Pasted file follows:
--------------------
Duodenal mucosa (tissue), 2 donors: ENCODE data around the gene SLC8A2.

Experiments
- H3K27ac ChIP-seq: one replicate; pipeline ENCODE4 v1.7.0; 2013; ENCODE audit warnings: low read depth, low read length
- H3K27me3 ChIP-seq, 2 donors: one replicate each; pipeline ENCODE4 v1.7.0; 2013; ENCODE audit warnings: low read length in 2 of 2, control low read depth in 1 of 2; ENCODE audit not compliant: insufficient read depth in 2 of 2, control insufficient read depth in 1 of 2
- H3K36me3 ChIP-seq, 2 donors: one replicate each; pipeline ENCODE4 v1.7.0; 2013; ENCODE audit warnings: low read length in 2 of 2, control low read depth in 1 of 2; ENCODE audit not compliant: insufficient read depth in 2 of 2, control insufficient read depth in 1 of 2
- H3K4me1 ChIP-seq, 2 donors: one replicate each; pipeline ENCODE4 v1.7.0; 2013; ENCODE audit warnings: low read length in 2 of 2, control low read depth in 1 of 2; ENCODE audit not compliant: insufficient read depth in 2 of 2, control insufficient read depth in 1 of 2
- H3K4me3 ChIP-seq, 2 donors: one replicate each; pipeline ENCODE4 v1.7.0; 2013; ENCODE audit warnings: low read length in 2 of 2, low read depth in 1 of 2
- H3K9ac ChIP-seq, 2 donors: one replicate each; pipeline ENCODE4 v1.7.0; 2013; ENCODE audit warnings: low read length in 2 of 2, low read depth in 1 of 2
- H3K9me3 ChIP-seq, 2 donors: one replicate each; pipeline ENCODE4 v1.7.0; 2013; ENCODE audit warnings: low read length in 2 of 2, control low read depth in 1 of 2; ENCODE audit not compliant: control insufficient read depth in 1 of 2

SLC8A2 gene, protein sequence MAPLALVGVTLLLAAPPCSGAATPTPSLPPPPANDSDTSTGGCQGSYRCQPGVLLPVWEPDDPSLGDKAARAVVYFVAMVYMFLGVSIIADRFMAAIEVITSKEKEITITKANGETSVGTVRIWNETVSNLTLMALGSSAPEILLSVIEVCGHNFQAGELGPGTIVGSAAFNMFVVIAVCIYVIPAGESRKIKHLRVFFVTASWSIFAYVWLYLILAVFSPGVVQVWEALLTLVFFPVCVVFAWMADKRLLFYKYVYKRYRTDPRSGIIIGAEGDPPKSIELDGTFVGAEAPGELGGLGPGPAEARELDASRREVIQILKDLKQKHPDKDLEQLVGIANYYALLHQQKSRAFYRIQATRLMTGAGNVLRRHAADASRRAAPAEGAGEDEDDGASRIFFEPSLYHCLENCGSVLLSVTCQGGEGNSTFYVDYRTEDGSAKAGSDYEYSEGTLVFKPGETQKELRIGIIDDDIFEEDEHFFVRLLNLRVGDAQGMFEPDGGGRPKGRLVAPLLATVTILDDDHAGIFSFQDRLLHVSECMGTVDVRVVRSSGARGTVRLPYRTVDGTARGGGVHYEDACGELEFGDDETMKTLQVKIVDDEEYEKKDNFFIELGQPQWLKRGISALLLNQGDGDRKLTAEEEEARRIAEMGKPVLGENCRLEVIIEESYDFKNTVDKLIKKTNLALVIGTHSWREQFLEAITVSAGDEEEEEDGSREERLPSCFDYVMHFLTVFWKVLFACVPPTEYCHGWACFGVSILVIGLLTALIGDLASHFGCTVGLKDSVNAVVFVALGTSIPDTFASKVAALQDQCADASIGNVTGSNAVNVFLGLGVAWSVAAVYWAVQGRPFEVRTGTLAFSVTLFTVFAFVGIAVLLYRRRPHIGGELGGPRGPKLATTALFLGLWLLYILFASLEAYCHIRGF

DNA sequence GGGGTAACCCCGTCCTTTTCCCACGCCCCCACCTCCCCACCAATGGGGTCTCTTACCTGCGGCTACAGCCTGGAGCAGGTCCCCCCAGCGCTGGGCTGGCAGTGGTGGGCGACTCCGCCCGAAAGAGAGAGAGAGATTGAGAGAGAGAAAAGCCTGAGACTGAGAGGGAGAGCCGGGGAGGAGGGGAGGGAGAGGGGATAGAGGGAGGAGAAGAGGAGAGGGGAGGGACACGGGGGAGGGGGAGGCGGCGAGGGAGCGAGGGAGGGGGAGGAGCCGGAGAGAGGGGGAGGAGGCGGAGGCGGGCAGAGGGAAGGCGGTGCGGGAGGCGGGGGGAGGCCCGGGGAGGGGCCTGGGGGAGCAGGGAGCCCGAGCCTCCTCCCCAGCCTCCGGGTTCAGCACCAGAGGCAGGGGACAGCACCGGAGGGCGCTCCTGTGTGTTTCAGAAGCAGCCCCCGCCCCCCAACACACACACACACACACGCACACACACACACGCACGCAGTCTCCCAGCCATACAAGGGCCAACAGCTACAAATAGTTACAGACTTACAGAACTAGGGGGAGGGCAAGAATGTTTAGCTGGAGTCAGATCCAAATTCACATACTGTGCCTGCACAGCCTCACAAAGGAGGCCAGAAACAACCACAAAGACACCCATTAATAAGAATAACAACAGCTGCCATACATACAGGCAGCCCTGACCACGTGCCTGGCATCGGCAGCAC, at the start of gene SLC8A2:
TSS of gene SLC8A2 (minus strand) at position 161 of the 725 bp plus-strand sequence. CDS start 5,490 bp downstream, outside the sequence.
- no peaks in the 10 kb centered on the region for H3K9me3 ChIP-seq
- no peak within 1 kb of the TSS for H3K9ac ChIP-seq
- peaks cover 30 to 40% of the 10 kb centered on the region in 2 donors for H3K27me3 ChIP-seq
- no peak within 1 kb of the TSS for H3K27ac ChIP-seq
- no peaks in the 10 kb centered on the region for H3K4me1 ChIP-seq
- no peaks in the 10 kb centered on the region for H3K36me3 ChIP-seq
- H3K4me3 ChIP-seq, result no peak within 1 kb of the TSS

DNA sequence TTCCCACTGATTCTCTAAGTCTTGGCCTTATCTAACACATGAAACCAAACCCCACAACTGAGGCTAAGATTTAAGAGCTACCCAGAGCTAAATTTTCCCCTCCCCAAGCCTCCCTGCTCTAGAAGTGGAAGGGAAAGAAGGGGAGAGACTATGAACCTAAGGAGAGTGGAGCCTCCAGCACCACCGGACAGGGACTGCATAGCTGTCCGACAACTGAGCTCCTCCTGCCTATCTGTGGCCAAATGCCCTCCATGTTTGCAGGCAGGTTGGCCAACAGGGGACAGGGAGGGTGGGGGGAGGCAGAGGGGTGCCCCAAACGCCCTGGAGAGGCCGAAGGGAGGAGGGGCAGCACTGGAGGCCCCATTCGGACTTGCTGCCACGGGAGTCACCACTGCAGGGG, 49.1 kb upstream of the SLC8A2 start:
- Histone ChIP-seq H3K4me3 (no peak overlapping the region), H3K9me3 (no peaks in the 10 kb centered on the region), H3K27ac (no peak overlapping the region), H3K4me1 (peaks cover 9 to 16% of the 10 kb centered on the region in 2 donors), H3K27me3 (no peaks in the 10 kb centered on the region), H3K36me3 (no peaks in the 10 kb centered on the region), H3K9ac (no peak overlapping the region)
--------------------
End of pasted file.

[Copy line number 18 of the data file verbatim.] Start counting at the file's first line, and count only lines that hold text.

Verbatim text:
- no peaks in the 10 kb centered on the region for H3K36me3 ChIP-seq